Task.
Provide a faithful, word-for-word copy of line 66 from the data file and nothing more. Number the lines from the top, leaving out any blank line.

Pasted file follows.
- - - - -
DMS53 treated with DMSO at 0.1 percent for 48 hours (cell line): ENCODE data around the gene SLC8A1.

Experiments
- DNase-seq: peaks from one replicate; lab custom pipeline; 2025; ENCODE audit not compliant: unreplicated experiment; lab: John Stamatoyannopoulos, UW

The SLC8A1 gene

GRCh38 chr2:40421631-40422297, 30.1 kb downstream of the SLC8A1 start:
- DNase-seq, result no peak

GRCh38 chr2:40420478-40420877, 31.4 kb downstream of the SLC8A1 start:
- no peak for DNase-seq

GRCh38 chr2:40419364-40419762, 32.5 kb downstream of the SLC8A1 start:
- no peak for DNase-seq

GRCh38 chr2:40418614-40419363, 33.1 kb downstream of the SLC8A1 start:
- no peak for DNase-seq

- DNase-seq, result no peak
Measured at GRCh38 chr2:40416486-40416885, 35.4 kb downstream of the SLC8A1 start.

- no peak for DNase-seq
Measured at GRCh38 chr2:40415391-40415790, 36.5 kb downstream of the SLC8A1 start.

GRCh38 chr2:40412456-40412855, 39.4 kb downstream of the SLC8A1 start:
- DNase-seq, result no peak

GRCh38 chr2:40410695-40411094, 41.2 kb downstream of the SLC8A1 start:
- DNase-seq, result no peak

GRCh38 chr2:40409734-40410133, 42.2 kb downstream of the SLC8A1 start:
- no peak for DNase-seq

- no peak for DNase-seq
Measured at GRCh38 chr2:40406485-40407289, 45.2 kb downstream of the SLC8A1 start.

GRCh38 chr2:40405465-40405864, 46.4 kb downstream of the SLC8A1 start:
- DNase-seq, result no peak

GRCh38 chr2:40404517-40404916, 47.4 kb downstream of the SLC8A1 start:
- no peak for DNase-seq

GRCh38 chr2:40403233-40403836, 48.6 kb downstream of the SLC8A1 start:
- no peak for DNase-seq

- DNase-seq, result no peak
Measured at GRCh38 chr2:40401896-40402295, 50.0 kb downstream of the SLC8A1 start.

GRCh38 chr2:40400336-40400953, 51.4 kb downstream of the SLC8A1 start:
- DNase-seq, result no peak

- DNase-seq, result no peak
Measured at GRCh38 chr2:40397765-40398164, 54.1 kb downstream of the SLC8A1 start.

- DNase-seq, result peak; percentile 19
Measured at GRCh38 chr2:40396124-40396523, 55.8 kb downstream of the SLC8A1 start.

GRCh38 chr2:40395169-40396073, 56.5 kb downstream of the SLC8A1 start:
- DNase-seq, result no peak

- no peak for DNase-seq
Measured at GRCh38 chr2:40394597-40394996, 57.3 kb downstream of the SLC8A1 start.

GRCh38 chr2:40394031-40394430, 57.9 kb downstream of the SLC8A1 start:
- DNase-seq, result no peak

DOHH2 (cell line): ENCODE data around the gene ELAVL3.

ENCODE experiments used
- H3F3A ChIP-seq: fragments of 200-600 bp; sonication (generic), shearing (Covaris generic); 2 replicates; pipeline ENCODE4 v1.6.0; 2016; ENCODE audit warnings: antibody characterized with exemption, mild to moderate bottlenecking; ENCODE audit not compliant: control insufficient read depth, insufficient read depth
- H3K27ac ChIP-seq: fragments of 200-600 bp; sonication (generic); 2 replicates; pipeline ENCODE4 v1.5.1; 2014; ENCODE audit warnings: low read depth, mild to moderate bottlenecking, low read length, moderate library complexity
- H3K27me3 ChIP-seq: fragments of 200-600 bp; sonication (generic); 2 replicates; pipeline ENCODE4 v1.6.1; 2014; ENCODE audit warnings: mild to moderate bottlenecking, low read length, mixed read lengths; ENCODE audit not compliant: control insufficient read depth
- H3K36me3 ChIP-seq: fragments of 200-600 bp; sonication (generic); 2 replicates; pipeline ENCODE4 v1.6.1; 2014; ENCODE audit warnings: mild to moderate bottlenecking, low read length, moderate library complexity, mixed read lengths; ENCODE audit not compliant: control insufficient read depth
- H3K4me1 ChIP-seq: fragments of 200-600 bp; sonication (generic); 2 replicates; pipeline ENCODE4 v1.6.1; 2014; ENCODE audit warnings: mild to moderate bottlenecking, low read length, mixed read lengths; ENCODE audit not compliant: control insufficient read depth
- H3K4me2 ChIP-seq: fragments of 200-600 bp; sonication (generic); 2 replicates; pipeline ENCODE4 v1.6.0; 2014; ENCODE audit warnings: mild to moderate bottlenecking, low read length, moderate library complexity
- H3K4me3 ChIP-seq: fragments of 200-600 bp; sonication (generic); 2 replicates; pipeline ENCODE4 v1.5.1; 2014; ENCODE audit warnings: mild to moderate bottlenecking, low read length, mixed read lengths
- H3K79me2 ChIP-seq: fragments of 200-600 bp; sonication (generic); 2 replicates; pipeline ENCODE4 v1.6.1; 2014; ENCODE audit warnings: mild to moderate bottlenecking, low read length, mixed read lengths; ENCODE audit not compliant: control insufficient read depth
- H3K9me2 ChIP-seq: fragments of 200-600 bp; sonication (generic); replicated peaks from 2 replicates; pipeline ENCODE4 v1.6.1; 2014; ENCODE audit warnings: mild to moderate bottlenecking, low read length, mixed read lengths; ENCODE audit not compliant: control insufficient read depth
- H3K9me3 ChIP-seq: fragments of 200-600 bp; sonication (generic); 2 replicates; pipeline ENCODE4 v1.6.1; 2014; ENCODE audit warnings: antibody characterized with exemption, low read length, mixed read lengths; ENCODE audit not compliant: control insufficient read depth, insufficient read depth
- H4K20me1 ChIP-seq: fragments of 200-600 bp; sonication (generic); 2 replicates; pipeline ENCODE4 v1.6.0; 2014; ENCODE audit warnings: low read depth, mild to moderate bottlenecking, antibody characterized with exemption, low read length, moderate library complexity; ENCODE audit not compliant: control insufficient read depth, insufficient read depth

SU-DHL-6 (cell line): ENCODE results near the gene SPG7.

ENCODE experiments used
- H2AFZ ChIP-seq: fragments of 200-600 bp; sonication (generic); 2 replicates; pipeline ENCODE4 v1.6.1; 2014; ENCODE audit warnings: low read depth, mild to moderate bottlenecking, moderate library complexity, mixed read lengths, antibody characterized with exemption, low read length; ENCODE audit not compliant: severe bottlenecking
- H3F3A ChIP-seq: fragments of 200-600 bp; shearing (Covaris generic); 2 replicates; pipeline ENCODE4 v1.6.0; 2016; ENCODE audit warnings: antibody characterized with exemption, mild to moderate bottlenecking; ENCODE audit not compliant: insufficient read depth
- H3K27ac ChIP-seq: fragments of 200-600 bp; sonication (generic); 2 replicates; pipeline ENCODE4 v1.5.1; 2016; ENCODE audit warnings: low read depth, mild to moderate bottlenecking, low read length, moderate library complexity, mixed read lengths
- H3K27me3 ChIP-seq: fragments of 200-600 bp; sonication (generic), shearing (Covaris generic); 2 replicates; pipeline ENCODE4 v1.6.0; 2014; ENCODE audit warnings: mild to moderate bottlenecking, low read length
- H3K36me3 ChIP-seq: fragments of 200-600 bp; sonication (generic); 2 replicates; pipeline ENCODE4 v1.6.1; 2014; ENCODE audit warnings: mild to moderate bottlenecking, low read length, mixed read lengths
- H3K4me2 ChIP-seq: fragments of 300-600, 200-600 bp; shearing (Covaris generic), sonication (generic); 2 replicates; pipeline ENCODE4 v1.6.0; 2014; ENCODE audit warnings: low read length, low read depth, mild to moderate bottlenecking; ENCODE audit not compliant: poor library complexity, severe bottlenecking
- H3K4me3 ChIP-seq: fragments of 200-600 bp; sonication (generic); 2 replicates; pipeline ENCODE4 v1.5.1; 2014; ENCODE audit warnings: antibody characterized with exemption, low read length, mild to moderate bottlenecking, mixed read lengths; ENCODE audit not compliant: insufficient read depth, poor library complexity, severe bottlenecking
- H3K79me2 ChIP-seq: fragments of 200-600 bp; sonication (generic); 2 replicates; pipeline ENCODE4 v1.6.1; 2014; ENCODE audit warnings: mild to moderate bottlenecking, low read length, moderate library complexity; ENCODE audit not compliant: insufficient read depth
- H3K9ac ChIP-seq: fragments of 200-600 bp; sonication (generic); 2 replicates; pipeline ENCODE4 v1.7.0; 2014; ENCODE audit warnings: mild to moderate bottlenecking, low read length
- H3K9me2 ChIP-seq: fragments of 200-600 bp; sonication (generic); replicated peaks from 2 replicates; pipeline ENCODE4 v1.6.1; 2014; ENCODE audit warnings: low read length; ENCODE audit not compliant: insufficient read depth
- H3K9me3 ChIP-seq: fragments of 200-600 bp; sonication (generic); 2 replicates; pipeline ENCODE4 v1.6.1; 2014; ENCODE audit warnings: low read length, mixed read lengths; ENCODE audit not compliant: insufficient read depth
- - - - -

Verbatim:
- H3K4me3 ChIP-seq: fragments of 200-600 bp; sonication (generic); 2 replicates; pipeline ENCODE4 v1.5.1; 2014; ENCODE audit warnings: antibody characterized with exemption, low read length, mild to moderate bottlenecking, mixed read lengths; ENCODE audit not compliant: insufficient read depth, poor library complexity, severe bottlenecking